If you've taken on the challenge of the Couch to 5K plan and completed it, well done!
You must be feeling a great sense of achievement, not to mention fitter and healthier.
The key now, is to keep building on your success. Robin Gargrave of Central YMCA, the activity for health charity, stresses the importance of working hard to keep going. "Successful behaviour change usually takes 12 weeks, so you have to make yourself keep going," he says.
One way of staying motivated beyond the Couch to 5K plan, is to find a new focus. "You have to reset your goal," says Robin. "Set a new goal that's realistic and think about a plan for achieving that.
"So if your goal is a 10K run, that's quite a big step up and it'll take longer than another nine weeks. Be realistic about the time frame."
Improving your running
If you're happy to stick with your 30-minute runs, Robin has some great tips to keep you motivated.
Improving your pace
A good technique is to consciously increase the length of your stride. You will feel more out of breath and if that becomes uncomfortable you can drop back down to your normal number of steps. When you recover, increase your stride and speed up again. You'll find that over time you'll find the gaps between having to drop down to your normal pace will gradually decrease. It's a simple technique and you'll get there surprisingly quickly.
You could join a group or a club, which provides you with an extra bit of stimulation and motivation - even if it's just a Saturday morning 5K run. Parkrun
is a good example. This is a series of 5K runs held in parks throughout the country. These are community-based events run by volunteers and they happen every Saturday at 9am and are free to enter. Your run is timed so you can track your progression, but it's not competitive and provides you with a great way of being sociable and making new friends in your area.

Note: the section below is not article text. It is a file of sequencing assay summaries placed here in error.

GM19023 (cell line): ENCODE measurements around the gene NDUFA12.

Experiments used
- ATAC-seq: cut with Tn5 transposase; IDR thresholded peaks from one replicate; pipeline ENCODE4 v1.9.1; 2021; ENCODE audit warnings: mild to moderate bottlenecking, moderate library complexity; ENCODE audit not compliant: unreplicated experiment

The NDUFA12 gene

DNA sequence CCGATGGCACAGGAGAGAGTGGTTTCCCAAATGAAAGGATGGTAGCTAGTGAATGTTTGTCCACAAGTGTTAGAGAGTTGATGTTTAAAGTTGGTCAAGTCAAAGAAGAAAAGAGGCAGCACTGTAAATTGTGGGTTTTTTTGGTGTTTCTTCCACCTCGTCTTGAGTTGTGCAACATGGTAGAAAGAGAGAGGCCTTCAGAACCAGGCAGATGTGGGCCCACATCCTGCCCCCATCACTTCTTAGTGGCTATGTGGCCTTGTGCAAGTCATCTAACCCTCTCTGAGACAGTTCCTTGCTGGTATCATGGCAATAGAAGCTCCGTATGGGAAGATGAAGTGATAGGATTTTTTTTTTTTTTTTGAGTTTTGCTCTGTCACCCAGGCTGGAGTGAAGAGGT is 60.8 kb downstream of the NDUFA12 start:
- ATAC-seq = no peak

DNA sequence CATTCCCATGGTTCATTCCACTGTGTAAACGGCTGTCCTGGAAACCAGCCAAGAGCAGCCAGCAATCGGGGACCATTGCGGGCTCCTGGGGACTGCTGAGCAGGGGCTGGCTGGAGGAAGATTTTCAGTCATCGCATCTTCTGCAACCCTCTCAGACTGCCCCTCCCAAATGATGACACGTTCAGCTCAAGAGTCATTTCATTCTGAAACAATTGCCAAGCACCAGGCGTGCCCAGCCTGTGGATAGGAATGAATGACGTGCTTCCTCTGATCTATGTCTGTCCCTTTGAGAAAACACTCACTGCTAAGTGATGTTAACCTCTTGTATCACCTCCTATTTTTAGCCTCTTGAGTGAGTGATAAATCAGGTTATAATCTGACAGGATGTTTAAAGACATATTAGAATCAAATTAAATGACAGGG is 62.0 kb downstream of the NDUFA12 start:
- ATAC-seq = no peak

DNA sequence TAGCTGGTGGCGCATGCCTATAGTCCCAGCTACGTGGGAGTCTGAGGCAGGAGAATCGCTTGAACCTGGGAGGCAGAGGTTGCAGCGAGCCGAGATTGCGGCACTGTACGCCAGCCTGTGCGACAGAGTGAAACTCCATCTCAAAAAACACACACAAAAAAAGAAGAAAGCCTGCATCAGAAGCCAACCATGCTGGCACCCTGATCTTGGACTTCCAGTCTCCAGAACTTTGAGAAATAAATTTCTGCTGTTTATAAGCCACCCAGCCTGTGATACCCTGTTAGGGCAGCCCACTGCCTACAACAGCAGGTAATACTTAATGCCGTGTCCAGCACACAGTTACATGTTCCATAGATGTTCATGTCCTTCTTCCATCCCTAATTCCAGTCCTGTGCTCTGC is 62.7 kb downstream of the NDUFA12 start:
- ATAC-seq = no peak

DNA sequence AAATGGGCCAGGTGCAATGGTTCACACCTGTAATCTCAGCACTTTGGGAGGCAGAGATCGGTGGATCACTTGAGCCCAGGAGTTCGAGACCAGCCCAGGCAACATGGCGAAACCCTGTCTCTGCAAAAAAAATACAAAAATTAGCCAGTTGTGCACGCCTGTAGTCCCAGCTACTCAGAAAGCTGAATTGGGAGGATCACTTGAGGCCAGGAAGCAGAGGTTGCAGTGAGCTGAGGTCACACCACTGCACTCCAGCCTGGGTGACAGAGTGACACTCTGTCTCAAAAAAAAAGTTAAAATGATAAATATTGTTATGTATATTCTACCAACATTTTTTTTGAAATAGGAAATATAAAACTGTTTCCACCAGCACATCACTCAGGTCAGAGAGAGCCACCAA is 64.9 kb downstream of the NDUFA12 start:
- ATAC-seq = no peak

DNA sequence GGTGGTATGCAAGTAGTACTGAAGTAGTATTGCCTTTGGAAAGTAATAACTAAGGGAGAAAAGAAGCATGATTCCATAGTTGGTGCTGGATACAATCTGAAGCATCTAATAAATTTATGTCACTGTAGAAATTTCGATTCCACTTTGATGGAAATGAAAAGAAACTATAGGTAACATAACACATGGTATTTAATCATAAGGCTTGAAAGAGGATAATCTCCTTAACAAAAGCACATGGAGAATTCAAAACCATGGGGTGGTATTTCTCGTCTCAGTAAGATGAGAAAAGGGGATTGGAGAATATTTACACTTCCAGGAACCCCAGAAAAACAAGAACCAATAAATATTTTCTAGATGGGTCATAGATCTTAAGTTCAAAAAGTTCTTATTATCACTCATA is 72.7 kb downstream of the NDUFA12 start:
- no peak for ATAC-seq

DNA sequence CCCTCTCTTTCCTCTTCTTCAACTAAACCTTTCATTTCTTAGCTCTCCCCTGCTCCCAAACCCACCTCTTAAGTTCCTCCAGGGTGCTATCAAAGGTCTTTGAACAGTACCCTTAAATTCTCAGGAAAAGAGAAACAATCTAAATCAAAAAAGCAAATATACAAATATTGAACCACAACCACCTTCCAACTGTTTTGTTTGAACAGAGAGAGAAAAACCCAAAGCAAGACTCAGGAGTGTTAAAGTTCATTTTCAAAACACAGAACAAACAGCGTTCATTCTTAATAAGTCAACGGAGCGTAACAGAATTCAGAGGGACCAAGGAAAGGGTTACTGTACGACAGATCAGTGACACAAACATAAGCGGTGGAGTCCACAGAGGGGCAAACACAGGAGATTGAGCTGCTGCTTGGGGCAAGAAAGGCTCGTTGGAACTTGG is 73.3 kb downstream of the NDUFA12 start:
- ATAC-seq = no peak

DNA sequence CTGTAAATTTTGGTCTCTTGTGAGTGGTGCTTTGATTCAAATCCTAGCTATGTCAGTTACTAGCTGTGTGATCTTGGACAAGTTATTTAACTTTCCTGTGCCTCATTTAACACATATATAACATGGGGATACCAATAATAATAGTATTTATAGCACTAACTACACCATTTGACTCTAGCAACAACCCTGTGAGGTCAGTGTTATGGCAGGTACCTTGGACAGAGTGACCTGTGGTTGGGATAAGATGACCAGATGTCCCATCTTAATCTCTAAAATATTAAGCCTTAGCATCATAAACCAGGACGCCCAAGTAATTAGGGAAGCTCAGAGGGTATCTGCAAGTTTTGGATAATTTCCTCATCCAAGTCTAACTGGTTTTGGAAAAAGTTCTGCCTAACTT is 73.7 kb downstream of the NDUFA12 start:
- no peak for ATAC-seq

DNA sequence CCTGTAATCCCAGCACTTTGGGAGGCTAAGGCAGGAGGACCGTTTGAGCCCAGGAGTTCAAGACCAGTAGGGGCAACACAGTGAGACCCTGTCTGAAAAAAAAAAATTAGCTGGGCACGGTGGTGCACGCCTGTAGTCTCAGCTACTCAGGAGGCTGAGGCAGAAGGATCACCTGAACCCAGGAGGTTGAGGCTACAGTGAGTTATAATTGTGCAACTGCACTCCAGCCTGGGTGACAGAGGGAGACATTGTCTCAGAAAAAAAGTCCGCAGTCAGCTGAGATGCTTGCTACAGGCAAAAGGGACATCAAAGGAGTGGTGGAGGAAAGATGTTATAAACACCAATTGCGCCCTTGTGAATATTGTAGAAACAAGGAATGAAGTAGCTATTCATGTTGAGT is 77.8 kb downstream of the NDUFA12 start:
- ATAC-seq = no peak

You could treat yourself to some new gear - a nice vest or a pair of shorts. If you're keen to upgrade your trainers, you could go to a specialist running store where they video you on a treadmill in order to measure your stride length, your gait and your heel strike.
A change of scenery
You could try a different environment - so if you've been running in the streets, look at green space, parks etc. You also try varying the terrain. Look for some hills in your local area and give yourself a bit of a challenge.
Building activity into your day
Modern life can make us lazy - from cars to escalators, office jobs and too much TV, it's too easy for us to live sedentary lives. The key to reversing this trend is to retrain yourself to seek out opportunities to be more active.
Robin has a simple tip to build activity into every day. "I recently got myself a pedometer, which measures the number of steps I walk. I found that incredibly motivating to do more activity. I'll find opportunities to get more steps in. You need to look for opportunities to be more physically active. So don't stand on the escalator - walk up it - and try not to take the car everywhere. If you have to use it, park as far from where you need to be as possible."
For more ideas, watch this video on how to build the recommended 10,000 steps into your day.
Trying new sports
Now you've tackled running, why not think about other sports you could try? You don't have the excuse of being unfit anymore and you've proved to yourself you can train your body to do something different.
And as Robin points out, there are all kinds of fitness. "Running is very good for the muscular endurance of your legs and your cardiovascular fitness, but you could try, for instance, some resistance training for your upper body strength.
"You could join a gym or get some equipment for use at home - so that you begin to develop a much more all-round type of fitness."
For more fun ideas on getting active and staying motivated, check out our Exercise and fitness section.